# confirmation in regards to this question

• Jun 4th 2008, 07:36 AM
ArTiCK
confirmation in regards to this question
Hi all,

I recently posted 'want some confirmation' and it was in relation this question:

dy/dx = (5x^2)(cos^2(y)) for y(1) = 5*pi

i get y = arctan[ 5/3 (x^3 -1)]

however the answer states y = arctan[5/3 (x^3 -1)] + 5*pi...

I have no idea where that 5*pi is coming from hence it lead to the post earlier.

ArTiCk
• Jun 4th 2008, 07:51 AM
CaptainBlack
Quote:

Originally Posted by ArTiCK
Hi all,

I recently posted 'want some confirmation' and it was in relation this question:

dy/dx = (5x^2)(cos^2(y)) for y(1) = 5*pi

i get y = arctan[ 5/3 (x^3 -1)]

however the answer states y = arctan[5/3 (x^3 -1)] + 5*pi...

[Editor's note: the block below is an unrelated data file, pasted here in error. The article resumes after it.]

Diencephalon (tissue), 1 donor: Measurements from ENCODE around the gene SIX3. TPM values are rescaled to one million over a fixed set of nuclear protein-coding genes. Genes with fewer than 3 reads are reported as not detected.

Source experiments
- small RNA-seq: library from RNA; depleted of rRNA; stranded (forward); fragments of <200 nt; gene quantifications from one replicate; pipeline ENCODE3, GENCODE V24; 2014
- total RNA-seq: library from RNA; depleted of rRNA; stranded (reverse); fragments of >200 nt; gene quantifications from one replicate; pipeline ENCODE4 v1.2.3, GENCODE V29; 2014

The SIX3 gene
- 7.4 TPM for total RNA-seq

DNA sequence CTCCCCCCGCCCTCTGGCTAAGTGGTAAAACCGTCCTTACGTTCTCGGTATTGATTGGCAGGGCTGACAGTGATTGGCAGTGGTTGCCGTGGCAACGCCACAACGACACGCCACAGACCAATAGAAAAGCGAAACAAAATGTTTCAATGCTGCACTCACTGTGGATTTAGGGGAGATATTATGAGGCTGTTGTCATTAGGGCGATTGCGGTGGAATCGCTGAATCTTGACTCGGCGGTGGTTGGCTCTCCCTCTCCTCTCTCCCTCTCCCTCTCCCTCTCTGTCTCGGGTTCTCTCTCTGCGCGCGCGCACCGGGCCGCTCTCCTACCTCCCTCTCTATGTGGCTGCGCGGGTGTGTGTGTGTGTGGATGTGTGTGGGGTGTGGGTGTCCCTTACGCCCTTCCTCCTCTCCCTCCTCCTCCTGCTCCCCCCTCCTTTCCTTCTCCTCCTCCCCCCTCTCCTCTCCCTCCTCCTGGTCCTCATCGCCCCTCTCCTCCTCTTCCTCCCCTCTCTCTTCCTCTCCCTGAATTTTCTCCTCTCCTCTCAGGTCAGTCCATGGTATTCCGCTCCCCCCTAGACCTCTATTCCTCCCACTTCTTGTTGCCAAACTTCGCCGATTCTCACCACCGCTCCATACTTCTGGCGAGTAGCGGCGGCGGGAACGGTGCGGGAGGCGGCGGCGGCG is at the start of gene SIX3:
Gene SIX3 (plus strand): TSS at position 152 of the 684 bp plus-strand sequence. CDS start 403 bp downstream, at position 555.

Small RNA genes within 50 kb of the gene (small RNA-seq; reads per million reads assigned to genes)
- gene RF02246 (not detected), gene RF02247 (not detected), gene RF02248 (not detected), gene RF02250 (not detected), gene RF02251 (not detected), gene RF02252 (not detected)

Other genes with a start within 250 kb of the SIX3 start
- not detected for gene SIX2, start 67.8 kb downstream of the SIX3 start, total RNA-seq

I have no idea where that 5*pi is coming from hence it lead to the post earlier.

ArTiCk

Assume that:

$y(x) = \arctan[ (5/3) (x^3 -1)]$

is a solution to your ODE, then so is:

$y(x) = \arctan[ (5/3) (x^3 -1)]+k$

for some constant $k$.

You have to choose $k$ so that the condition $y(1)=5 \pi$ is satisfied, and for that you need $k=5 \pi$.

So the solution to your ODE and condition is:

$
y(x) = \arctan[(5/3) (x^3 -1)] + 5 \pi
$

RonL
• Jun 4th 2008, 03:44 PM
ArTiCK
Hi all,

could someone post full working out please because i still can't get the answer. When i do it, i get c = tan(5*pi) -5/3

y = arctan( (5/3)x^3 + c)

Thanks,
ArTiCk